Last week, Governor Cooper and Democratic legislators put forward a detailed, responsible compromise budget proposal and invited Republican legislative leaders to meet and negotiate.
On July 9, Republican leaders declined that invitation and Senator Berger subsequently left the country for the remainder of the week. Among other areas of compromise, the Governor's proposal would:
- Expand Medicaid
- Increase teacher pay by an average of 8.5%, down from the Governor's initial budget proposal of 9.1%
- Combine scaled back versions of both the Governor's bond initiative and Republican SCIF to fund school construction and other capital needs
- Cut taxes for people while stopping additional corporate tax cuts
- Add $700 million to the state's Rainy Day Fund
- Fund all of the local projects included in the Republican legislative budget
Read about the Governor's compromise proposal HERE
Republicans Have Refused to Negotiate
Instead of negotiating, Republicans continue trying to override the Governor's veto, even resorting to auctioning the DHHS headquarters and its 2,000 state employees to legislators in five different counties in exchange for their votes. These brazen bribes do not represent serious governing or negotiating and have unsurprisingly failed to convince legislative Democrats to abandon their priorities.
By the end of the week, it was clear that the Republican budget lacks the support necessary to become law. In a call with legislative leaders from each chamber on Friday morning (July 12), Governor Cooper urged Senator Berger and Speaker Moore to work with legislative Democrats and join him at the negotiating table instead of wasting more time on efforts to override his veto. Thus far, the Republican leaders have not offered a comprehensive response to the Governor's compromise proposal.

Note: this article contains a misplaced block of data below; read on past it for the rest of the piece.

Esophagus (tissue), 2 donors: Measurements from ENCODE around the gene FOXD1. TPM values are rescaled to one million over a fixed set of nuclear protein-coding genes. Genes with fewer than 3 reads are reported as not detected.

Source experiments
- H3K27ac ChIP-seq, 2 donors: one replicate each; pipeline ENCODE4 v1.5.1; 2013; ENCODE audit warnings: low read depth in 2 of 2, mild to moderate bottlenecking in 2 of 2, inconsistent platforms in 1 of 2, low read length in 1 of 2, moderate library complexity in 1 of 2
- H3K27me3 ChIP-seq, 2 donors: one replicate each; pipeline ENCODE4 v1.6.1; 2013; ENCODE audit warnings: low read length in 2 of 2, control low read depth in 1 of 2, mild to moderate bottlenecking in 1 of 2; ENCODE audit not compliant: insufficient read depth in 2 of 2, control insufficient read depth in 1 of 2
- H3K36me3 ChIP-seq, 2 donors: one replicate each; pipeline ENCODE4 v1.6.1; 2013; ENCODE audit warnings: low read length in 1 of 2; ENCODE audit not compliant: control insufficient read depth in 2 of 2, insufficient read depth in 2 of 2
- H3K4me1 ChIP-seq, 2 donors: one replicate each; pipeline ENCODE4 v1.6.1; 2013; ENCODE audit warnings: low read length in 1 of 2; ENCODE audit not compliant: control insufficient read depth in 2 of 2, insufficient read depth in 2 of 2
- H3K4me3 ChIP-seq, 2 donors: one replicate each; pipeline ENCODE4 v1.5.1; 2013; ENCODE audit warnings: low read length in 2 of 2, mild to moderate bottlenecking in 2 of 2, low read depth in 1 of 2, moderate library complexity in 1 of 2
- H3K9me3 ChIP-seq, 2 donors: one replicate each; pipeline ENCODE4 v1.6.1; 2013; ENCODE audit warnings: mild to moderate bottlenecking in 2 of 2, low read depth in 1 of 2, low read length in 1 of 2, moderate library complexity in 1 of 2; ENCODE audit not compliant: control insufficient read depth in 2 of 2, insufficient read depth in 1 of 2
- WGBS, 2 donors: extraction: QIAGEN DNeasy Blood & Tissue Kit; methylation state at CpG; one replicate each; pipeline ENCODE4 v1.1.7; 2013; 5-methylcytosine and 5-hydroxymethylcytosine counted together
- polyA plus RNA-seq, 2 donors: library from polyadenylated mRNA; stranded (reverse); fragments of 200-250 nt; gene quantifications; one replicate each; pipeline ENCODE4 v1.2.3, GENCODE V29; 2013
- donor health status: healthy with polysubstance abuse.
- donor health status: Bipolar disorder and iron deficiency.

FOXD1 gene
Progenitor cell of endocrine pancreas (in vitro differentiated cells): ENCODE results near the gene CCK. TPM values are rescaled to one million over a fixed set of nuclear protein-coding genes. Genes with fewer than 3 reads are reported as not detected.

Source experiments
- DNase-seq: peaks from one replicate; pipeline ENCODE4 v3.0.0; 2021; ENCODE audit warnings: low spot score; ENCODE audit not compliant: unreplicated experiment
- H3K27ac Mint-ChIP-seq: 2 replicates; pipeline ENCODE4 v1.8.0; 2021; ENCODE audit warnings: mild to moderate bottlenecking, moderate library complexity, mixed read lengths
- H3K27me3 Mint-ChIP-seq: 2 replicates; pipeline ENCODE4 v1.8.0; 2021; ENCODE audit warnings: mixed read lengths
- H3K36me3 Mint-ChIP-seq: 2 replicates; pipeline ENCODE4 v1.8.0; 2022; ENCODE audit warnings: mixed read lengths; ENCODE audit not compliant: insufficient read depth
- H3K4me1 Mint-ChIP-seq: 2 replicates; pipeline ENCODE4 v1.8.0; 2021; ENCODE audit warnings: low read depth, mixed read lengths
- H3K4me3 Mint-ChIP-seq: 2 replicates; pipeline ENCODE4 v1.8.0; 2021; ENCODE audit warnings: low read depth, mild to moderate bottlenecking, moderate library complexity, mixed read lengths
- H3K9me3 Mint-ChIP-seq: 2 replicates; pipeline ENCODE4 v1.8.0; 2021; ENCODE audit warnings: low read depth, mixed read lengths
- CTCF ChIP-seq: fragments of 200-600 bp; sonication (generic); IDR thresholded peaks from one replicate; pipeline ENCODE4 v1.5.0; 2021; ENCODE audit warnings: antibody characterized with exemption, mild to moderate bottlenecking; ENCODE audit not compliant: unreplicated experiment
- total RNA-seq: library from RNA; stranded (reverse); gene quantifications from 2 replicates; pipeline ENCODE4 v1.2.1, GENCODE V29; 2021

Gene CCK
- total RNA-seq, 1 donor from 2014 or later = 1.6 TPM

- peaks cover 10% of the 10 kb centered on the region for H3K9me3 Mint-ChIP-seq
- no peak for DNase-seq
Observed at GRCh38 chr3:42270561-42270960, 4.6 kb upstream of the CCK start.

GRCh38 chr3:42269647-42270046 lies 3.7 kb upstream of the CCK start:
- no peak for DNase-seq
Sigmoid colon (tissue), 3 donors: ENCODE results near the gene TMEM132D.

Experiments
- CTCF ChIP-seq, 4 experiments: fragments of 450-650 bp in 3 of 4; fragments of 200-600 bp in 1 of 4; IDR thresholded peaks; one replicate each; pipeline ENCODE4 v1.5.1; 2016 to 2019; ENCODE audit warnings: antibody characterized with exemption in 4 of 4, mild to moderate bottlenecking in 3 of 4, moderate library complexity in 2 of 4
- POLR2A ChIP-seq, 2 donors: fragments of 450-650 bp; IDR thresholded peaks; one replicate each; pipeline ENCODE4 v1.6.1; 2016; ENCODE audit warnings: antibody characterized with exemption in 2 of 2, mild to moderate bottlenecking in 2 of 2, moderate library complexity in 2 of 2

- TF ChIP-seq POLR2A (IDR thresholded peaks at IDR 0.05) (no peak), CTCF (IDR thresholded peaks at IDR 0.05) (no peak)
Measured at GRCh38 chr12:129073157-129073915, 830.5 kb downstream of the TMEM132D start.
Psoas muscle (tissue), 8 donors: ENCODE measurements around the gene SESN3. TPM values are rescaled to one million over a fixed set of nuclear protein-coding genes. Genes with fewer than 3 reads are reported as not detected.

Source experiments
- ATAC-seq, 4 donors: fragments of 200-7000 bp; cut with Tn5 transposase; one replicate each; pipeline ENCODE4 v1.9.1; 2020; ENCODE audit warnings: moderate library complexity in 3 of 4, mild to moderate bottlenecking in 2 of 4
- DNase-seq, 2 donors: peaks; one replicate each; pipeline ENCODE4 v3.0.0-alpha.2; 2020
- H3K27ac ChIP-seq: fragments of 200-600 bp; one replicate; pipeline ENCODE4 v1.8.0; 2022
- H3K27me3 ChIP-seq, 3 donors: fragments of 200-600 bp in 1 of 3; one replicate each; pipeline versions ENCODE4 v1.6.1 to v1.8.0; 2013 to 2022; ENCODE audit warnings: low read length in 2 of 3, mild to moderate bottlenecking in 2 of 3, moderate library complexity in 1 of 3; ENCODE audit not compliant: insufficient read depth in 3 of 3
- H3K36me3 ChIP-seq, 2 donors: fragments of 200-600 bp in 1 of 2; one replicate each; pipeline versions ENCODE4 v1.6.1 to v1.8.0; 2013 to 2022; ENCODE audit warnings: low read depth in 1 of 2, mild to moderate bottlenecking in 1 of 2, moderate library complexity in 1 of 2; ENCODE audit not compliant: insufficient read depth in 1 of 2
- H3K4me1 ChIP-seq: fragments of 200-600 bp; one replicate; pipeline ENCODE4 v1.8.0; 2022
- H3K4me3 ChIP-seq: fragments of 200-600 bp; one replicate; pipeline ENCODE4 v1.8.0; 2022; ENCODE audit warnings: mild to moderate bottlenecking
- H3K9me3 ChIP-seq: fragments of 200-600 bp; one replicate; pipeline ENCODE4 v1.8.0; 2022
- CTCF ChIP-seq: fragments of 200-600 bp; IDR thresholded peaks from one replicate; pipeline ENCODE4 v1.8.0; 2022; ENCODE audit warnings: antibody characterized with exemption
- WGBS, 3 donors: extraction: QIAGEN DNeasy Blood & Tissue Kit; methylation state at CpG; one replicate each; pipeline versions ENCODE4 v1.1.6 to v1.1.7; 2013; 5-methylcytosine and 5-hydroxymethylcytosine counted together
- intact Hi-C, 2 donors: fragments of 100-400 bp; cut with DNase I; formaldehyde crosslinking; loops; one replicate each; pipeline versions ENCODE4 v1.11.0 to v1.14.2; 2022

Governor Cooper and Democratic legislators have been clear that Medicaid expansion must be on the table for discussion as part of the budget process. While the Governor prefers clean expansion, he is willing to discuss concerns of leaders in both chambers to ensure that more North Carolinians can get access to affordable health care.
In the House, Speaker Moore has endorsed a Republican-sponsored plan to expand healthcare coverage. This legislation received broad bipartisan support in committee, however, the Speaker has conditioned floor consideration of the bill on a successful override of the budget veto. The Governor believes leaders in both
chambers must be willing to commit to a serious negotiation and path forward for Medicaid expansion as part of the budget process.
The Path Ahead
The Governor remains willing to meet with legislative leaders in person or by phone to discuss a compromise budget whenever they are ready to do so.
North Carolinians deserve a budget and want their leaders to work together. At every turn, Governor Cooper has worked to meet with legislative leaders and negotiate a compromise in good faith. Thus far, Republicans have preferred gamesmanship, silly accusations and power games. While they make for good clickbait and soundbites, it's time for the stunts to end and for legislators to meet the Governor at the negotiating table.
- Contact: Ford Porter